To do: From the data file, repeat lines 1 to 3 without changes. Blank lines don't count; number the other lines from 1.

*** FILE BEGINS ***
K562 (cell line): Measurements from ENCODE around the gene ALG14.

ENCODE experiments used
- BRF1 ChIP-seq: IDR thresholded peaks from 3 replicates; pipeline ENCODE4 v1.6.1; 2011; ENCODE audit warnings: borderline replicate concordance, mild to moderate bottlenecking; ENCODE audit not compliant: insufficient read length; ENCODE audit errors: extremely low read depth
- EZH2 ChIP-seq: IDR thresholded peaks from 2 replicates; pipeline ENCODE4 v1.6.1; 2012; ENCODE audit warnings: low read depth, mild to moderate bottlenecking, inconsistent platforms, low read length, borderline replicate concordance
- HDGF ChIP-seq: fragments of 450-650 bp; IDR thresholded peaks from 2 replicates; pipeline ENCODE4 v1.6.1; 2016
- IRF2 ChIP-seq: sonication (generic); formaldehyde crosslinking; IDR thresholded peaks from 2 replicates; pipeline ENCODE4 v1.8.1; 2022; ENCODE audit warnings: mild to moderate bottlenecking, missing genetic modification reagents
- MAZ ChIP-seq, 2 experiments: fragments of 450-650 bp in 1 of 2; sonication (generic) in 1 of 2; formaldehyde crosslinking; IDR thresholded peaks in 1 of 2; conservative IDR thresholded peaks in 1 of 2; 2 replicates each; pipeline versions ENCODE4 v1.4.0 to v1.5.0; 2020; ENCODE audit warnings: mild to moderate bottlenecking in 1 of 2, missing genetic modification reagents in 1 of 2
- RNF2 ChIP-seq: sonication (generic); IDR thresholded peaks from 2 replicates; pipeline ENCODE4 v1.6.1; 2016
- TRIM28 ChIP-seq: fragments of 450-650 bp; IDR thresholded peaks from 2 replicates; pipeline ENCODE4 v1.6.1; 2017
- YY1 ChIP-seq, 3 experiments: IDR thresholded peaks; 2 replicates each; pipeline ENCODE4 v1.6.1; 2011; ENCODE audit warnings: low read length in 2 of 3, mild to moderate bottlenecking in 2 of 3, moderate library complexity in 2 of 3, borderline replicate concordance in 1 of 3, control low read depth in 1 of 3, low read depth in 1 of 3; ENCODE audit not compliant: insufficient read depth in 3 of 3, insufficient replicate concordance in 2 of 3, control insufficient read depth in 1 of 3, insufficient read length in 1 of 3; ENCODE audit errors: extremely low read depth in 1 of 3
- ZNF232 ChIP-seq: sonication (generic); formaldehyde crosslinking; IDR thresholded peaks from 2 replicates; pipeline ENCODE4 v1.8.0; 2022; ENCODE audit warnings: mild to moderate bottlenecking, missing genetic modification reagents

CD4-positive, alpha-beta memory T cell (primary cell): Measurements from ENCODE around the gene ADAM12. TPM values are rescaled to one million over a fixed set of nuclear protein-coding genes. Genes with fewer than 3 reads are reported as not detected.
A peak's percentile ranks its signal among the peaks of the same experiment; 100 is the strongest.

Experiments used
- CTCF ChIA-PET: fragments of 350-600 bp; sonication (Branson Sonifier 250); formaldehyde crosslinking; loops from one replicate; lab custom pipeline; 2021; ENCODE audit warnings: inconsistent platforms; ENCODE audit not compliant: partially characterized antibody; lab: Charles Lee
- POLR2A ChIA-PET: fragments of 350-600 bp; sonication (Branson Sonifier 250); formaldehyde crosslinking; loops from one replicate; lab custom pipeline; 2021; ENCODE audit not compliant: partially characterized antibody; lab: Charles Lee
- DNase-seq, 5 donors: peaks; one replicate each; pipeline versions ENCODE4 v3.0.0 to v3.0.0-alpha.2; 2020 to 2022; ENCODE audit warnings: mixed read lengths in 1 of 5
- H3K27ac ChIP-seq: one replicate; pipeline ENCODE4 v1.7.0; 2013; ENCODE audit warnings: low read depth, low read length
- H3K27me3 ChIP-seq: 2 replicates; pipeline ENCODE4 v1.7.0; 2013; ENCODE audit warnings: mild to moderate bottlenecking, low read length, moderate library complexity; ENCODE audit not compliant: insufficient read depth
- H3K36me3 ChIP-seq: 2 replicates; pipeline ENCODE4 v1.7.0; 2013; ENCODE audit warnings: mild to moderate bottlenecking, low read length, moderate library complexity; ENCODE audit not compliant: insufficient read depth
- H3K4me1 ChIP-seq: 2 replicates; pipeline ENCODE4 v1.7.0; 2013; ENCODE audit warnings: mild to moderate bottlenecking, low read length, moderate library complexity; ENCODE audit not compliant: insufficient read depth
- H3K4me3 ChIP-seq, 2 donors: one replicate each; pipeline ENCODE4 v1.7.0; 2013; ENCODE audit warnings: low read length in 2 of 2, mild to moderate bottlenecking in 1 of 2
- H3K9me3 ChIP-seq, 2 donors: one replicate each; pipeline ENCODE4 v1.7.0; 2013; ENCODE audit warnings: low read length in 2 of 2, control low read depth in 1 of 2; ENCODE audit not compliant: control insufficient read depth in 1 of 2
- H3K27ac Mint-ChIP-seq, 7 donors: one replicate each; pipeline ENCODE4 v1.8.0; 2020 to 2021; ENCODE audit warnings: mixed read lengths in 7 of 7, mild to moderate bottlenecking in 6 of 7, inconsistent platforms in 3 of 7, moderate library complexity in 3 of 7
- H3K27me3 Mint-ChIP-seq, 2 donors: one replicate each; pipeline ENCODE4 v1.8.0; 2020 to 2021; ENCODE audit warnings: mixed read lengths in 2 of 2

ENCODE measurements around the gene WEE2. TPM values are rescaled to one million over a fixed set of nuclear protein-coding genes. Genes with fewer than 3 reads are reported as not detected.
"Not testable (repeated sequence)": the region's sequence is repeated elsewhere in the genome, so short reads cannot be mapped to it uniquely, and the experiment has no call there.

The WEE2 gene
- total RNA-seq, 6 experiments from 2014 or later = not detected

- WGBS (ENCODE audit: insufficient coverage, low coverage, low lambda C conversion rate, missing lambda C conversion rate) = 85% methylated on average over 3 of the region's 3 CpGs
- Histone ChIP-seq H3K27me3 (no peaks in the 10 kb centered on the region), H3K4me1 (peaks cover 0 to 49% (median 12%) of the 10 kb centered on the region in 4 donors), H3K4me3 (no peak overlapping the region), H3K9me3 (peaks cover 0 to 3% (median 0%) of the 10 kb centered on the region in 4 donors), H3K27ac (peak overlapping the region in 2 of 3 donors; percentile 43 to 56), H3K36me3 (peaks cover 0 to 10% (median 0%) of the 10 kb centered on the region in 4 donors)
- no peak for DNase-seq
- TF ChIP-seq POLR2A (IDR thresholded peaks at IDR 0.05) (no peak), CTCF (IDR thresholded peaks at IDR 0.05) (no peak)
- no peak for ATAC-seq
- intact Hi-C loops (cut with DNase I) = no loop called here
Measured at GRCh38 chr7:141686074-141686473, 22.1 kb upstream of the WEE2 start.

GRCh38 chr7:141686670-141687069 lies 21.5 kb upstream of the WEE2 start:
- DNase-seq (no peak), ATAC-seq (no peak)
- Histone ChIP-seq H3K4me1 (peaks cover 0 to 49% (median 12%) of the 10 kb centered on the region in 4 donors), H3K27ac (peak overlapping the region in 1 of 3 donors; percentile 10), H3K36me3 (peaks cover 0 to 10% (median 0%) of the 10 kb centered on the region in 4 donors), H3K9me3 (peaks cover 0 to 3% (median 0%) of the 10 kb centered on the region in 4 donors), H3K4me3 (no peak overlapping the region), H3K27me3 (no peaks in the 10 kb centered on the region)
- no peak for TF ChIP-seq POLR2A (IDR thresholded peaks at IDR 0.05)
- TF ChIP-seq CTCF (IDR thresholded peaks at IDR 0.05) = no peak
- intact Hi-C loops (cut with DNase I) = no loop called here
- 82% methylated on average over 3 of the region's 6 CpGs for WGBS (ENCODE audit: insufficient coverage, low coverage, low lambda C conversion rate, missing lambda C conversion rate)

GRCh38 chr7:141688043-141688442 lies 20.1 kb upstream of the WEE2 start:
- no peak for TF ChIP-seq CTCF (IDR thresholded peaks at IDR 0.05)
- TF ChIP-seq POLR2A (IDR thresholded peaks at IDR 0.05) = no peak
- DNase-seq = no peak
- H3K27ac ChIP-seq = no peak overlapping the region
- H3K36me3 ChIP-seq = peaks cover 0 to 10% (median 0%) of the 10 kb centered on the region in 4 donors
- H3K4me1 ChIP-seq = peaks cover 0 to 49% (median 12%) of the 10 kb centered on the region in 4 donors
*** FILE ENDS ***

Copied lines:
K562 (cell line): Measurements from ENCODE around the gene ALG14.

ENCODE experiments used
- BRF1 ChIP-seq: IDR thresholded peaks from 3 replicates; pipeline ENCODE4 v1.6.1; 2011; ENCODE audit warnings: borderline replicate concordance, mild to moderate bottlenecking; ENCODE audit not compliant: insufficient read length; ENCODE audit errors: extremely low read depth